Any action you take that reduces the peak, even if it involves just one component of that peak, will reduce all workload-based systems software charges that run during the peak. For example, if your peak four-hour rolling average is 1,000 MSUs and you can move 100 MSUs out of the peak period, you can save on every piece of workload-based systems software running on that machine.
The Role of Management Software
Capacity management software can give you a historical view of your utilization on a particular physical machine. If you wish to lower your peak by deferring, moving or consolidating workloads, then capacity management software will show you the effect on the workload response time and performance of those applications. Database maintenance on databases supporting business workloads generally runs during non-peak times. However, one large retailer looked at a usage report and saw that a particular machine actually peaked at 4 a.m. due to substantial batch database maintenance work. That’s the peak this retailer was paying for. In this case, more efficient DB2 management solutions could have saved money for that particular machine.
For almost every user, monitors consume more resources during peak processing. More is going on, so there are more activities to monitor. That means more efficient monitoring can also reduce the peak.
Both CICS and DB2 tend to have more processing intervals during peak processing periods. So, in general, anything you do to make CICS and DB2 more efficient around the clock makes them more efficient in peak periods. Even small efficiency gains across these various areas can add up to hundreds of thousands of dollars in savings each month.
Capping: Pro and Con
Many customers set a cap on peak usage as a cost-control measure. For example, if you decide you don’t want to pay for more than 1,000 MSUs, you can set a cap and the processor won’t let your system run above that level.
The drawback is obvious. If you set the cap too low, the systems will slow performance and you run the risk of hampering your revenue-generating potential. Business-critical online processing always gets the highest priority, so you set weighting factors for those online processes higher than for less critical processes and batch. There’s a point where you’re going to start constraining business if you exceed your cap.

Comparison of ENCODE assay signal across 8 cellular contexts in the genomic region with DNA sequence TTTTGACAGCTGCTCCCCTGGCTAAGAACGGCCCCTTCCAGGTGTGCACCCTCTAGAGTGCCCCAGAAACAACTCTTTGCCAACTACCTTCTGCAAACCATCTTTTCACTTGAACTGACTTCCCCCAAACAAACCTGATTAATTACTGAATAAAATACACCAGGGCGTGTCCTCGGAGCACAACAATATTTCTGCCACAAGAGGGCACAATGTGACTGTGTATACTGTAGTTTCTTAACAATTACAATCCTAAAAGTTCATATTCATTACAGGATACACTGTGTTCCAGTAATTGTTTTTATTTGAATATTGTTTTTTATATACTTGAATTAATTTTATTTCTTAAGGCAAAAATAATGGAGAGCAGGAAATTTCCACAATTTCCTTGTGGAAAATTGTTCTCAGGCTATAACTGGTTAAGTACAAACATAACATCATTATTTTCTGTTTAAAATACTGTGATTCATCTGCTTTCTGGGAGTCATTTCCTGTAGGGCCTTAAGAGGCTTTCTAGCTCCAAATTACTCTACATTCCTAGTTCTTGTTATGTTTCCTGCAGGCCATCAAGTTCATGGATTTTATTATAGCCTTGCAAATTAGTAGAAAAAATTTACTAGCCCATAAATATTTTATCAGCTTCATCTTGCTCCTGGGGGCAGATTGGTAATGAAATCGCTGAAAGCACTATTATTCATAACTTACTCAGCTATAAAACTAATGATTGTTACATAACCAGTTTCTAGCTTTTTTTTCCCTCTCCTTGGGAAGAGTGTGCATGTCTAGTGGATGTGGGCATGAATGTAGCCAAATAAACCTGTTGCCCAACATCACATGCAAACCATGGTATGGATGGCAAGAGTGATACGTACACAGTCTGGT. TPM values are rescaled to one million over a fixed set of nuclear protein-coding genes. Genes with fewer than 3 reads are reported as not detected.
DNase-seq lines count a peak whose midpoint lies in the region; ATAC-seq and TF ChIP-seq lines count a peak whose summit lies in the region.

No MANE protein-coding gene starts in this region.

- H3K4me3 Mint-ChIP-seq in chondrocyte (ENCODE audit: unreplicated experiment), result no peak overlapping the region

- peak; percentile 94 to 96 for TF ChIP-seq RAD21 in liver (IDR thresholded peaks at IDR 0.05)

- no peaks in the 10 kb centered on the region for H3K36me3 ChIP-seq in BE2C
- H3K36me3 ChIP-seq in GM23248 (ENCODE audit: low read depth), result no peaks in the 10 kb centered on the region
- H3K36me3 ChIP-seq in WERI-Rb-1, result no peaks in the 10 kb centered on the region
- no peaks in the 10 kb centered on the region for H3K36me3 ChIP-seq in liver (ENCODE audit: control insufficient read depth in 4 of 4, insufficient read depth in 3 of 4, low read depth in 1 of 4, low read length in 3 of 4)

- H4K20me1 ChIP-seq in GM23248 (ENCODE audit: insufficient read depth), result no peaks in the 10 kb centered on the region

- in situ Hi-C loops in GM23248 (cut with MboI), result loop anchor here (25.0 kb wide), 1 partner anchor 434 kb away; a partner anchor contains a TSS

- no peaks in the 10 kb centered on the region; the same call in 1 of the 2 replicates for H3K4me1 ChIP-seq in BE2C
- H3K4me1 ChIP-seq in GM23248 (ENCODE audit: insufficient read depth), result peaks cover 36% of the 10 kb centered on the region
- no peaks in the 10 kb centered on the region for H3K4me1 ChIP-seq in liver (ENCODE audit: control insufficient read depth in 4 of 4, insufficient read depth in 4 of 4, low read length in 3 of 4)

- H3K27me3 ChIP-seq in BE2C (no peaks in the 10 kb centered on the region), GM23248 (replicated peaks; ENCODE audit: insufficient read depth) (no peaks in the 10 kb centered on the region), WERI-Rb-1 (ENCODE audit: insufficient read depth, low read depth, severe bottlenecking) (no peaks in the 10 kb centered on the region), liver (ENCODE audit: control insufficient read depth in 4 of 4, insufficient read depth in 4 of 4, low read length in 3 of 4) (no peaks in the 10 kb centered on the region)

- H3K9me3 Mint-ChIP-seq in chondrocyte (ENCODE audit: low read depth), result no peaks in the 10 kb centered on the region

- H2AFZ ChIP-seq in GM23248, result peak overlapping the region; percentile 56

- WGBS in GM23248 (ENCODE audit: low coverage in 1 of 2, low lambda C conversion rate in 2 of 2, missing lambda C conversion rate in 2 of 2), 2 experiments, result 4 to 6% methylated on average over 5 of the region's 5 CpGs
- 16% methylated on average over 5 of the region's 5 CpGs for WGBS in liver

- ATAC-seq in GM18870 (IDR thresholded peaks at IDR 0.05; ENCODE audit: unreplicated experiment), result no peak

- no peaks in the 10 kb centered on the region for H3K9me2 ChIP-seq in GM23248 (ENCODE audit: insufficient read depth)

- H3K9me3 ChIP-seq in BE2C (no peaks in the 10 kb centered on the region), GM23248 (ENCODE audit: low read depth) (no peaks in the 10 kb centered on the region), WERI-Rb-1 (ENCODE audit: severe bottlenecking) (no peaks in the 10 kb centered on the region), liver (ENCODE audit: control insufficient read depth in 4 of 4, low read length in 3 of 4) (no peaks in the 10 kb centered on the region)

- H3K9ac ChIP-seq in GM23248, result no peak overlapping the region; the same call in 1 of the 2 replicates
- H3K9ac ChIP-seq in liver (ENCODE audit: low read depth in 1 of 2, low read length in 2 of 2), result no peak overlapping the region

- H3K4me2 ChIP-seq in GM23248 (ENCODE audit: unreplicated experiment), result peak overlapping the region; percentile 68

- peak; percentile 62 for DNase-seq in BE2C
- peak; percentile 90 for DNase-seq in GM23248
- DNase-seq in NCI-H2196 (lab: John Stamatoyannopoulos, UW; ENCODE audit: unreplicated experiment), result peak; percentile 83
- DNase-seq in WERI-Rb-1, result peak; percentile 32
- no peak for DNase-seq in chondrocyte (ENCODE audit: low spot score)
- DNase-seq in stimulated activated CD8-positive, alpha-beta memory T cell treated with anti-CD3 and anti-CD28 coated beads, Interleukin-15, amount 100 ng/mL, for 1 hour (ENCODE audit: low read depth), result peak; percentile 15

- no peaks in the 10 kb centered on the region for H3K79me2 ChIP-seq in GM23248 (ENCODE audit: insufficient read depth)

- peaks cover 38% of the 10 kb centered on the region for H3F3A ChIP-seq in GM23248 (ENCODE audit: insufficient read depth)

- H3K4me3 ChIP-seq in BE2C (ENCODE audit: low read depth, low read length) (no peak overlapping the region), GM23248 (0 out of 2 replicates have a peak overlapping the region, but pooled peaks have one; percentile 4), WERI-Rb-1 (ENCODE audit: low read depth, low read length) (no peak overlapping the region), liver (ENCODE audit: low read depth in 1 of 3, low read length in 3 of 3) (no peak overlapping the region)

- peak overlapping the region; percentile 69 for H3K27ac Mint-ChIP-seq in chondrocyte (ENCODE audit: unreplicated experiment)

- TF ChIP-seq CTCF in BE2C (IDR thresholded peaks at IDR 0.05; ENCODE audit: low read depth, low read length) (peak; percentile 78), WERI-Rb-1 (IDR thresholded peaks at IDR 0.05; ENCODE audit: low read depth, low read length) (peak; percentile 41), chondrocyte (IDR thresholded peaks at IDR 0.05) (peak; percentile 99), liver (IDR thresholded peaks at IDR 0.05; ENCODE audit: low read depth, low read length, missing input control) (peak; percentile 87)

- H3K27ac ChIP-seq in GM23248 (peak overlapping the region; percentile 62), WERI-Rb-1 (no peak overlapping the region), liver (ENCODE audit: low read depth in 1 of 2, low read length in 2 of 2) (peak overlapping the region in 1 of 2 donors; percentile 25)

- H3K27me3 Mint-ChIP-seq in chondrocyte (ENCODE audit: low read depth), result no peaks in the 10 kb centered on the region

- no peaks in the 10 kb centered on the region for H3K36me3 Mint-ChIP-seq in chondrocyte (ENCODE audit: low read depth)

If you can see a performance problem ahead, you can prevent it by raising the cap. However, you must do that before you exceed the cap, because the system will immediately start downward throttling performance, including the performance of business-critical services. This is another place where management software can help you. If your management software can monitor the rolling four-hour average utilization in real-time on specific machines, it can send you an alarm before you reach your cap.
There’s a growing challenge in managing the cap in this way: How will you recognize the patterns that indicate you will be exceeding your cap? In the old days of stable processing with known usage patterns, this was easier. In the modern environment of mobile-enabled business applications, those patterns are dynamic, driven by customer behaviors that change significantly and continuously. You will need to rely on systems management technology to automatically learn about the changing patterns and determine what constitutes the correct threshold for raising the alert.
Of course, software that’s efficient and intelligent is especially helpful in lowering IT-related costs. For example, efficient system monitoring software uses fewer resources, and efficient database utilities use less CPU time. Effective management software can help you more aggressively offload software to specialty processors, such as the System z Integrated Information Processor (zIIP), whenever appropriate.
Intelligent, “advisor-like” software can help you lower costs by determining whether you even have to do maintenance on parts of the system. For example, many customers routinely reorganize hundreds of databases every weekend, whether or not it’s necessary. Using good management software, you can determine that, say, only 20 databases need to be reorganized this weekend. The most efficient way of processing is not to process at all.